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Welcome to the Grind


iacas
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This reminded me of this quote…

You got to raise your baseline to the level of your goals if you want to reach them. I 100% agree you have to enjoy the process. That is even part of learning optimally and getting better. 

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That made me laugh, @saevel25, because I have this screenshot in my recent list:

image.jpeg


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Erik J. Barzeski —  I knock a ball. It goes in a gopher hole. 🏌🏼‍♂️
Director of Instructor Development, 5 Simple Keys®/Golf Evolution • Owner, The Sand Trap .com • AuthorLowest Score Wins • Golf Digest "Best Young Teachers in America" 2016-17 • "Best in State" 2017-20 • WNY Section PGA Teacher of the Year 2019 • Penn-State Behrend Head Coach • • • • • • • • • • :aimpoint: :edel: :true_linkswear:

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my primary thought is probably a bit pedantic but the word "grind" is one I have personally come to try to avoid. If it is truly a "grind" that limits the improvement...as books such as The Practice of Practice and others I likely should reference point out, when practice is miserable the ceiling for improvement is low. One famous musician was quoted as saying something along the lines of "I have never practiced a day in my life because I enjoyed the process. Learning the scales..." and so forth, words like that and he went on. His point was he enjoyed practice, he enjoyed the feeling of improvement and that fueled his improvement. 

When you said "learn to love it" that was the golden ticket to my thinking. The underlying point is turning the practice into something a person enjoys will allow those repetitive drills and movements to matter. If it is a grind, though...much less so.

I believe one of your other points ties into the oft-quoted "practice doesn't make perfect, perfect practice makes perfect".  100% true that practicing poor technique will not lead to improvement.

It does however lead to a certain cognitive dissonance for me with some of the stuff recommended. Saw a Padraig Harrington video where he was talking about if he wanted to shape the ball a certain direction he would exaggerate it in his practice swings. That is something I have always struggled with. I am not trying to learn how to brush my hip as he was doing on his practice swing. Don't want the brain insulating those neurological pathways as a success. yet that is something shown to do many times by successful people. But that risks being on a tangent so I will tap out here.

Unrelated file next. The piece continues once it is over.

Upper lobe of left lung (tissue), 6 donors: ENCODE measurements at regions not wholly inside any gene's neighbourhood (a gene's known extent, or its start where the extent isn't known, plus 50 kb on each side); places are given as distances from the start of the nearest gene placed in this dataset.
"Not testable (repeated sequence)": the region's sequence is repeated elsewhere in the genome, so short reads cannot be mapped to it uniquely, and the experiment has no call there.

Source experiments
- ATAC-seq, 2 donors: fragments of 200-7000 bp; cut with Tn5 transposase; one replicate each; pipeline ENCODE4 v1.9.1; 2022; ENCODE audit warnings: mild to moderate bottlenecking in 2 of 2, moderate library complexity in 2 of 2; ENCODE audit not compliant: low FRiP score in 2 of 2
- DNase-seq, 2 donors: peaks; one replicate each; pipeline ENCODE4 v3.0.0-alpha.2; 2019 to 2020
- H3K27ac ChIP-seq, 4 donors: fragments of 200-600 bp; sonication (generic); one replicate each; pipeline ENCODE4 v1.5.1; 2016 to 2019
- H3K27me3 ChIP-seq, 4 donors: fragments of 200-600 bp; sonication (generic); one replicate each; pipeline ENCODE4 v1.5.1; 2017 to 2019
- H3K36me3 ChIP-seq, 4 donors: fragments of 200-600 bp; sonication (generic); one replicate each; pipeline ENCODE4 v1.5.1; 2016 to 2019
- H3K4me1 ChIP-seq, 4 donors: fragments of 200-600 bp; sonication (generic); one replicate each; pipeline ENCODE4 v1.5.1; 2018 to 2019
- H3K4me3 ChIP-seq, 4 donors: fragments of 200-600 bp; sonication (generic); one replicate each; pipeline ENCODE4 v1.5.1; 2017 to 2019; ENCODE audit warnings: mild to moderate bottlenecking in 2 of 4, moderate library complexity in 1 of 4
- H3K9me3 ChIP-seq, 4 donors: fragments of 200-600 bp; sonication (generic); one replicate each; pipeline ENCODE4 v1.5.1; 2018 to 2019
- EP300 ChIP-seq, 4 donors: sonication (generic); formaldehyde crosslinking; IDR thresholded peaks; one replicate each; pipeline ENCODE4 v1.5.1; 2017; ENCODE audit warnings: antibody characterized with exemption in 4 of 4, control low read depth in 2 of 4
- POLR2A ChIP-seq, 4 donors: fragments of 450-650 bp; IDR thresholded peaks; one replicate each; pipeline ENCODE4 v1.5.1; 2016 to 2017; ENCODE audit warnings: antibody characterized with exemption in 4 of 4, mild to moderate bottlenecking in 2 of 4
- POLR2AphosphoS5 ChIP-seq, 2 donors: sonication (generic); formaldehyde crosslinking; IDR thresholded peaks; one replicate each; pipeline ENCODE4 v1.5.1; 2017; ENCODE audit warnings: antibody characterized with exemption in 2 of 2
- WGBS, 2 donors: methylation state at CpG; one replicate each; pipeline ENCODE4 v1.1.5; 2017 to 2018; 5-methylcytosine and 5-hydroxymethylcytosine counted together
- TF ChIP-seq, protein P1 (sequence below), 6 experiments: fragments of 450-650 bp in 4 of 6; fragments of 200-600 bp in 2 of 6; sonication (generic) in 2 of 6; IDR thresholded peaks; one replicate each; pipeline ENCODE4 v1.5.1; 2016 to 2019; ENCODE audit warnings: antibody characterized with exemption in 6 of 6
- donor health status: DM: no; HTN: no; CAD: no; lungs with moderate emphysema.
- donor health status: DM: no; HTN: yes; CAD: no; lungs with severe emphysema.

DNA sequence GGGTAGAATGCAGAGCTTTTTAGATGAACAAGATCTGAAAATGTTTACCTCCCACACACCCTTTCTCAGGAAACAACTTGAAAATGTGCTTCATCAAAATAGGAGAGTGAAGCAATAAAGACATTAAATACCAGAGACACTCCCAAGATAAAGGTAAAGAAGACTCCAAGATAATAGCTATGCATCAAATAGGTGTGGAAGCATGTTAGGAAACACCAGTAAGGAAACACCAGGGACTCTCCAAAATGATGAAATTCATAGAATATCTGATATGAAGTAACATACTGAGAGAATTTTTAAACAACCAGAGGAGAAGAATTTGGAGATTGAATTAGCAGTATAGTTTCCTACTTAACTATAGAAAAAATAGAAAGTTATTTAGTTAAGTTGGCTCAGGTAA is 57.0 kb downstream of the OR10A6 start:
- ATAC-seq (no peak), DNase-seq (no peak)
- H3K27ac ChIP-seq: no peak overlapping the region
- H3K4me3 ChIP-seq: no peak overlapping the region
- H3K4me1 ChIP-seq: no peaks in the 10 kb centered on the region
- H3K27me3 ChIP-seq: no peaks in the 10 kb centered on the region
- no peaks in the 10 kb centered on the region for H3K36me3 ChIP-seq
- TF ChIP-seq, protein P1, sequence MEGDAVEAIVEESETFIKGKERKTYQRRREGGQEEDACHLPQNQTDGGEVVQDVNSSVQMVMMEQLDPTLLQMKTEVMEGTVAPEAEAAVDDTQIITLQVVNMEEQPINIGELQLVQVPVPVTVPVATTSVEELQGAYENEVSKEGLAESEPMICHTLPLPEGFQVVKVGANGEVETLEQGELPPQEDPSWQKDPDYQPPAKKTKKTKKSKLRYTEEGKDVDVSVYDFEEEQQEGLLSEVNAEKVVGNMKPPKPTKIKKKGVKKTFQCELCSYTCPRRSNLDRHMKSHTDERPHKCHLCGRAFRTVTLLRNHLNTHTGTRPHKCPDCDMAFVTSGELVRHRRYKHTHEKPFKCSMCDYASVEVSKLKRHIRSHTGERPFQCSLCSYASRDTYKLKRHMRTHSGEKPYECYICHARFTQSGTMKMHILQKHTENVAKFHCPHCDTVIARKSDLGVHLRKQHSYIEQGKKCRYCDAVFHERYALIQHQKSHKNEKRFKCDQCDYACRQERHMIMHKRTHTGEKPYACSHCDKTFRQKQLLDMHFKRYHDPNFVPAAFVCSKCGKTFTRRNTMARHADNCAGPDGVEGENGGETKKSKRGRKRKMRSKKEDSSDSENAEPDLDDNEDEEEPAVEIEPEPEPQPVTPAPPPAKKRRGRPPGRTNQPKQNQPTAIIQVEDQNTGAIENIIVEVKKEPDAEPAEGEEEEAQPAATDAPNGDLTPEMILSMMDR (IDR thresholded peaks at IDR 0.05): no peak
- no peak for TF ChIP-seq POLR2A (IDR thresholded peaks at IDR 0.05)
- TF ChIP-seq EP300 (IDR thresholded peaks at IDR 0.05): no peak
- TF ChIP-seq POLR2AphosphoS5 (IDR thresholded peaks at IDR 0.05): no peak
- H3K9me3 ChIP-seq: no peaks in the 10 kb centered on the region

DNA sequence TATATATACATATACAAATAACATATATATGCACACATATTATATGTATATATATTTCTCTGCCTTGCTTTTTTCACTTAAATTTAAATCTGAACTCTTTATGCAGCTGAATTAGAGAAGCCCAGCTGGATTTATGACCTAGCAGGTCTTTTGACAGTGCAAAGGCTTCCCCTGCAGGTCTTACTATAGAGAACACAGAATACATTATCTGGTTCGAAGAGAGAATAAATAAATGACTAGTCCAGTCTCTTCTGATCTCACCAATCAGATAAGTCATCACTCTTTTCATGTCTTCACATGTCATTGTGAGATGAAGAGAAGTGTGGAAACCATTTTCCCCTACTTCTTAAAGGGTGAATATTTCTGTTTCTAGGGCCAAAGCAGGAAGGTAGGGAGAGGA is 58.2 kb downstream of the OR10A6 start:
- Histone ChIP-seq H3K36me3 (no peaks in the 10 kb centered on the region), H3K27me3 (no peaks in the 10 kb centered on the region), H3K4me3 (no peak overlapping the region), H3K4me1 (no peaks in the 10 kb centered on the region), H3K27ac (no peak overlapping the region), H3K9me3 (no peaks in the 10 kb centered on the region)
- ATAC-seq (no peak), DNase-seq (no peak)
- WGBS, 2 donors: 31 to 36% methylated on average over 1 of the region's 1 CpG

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I was told about a lesson from Carl Welty.  He had a tour player of some kind come in.  Carl took a video of his swing and they sat in the studio.  Carl didn’t say anything, he simply queued the tape and the specific sequence. The student asked questions, but Carl didn’t talk. He just played the sequence until the student figured it out. That was it.

If the student knows their swing and the swing from the perspective of their coach, then sometimes self exploration works.  I’m not saying self explore from the beginning.  I think once you have that baseline at a good point, figuring things out on your own is good.

12 hours ago, iacas said:

That's okay, because if I look back at my swings from 2009… I'm shocked at what I see. I've made a bunch of progress, but it's all been slow.

I saw my swing in the 2017 Newport video recap and laughed.  I remember thinking at the event that my swing was just fine.  I feel I’ve come a long way.  Makes me wonder what the swing will look like in another 5 years.  I’ve been working on the same set of swing thoughts for several months now and it may take years to get it down.

Grinding it out may sound extreme but there are many ways to make it enjoyable.  It doesn’t have to be swinging away on the range or in a studio.  

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7 hours ago, darthweasel said:

my primary thought is probably a bit pedantic but the word "grind" is one I have personally come to try to avoid. If it is truly a "grind" that limits the improvement...as books such as The Practice of Practice and others I likely should reference point out, when practice is miserable the ceiling for improvement is low.

Thanks for your feedback.

I think where we get off track with each other is that you're holding on to your definition of "grind" as being absolutely and always a "negative" or something.

Grinding doesn't have to be miserable. You acknowledge that I mean this when you quote me saying "learn to love it" or something, but that's the point: I thoroughly enjoy rounds where I'm "grinding." Tiger has said similar things, and you know he revels in those rounds. It takes determination and willpower, a stick-to-it-iveness, etc. That's the "grind" part, the willpower, but it can be perfectly enjoyable the vast majority of the time.

7 hours ago, darthweasel said:

One famous musician was quoted as saying something along the lines of "I have never practiced a day in my life because I enjoyed the process. Learning the scales..." and so forth, words like that and he went on. His point was he enjoyed practice, he enjoyed the feeling of improvement and that fueled his improvement.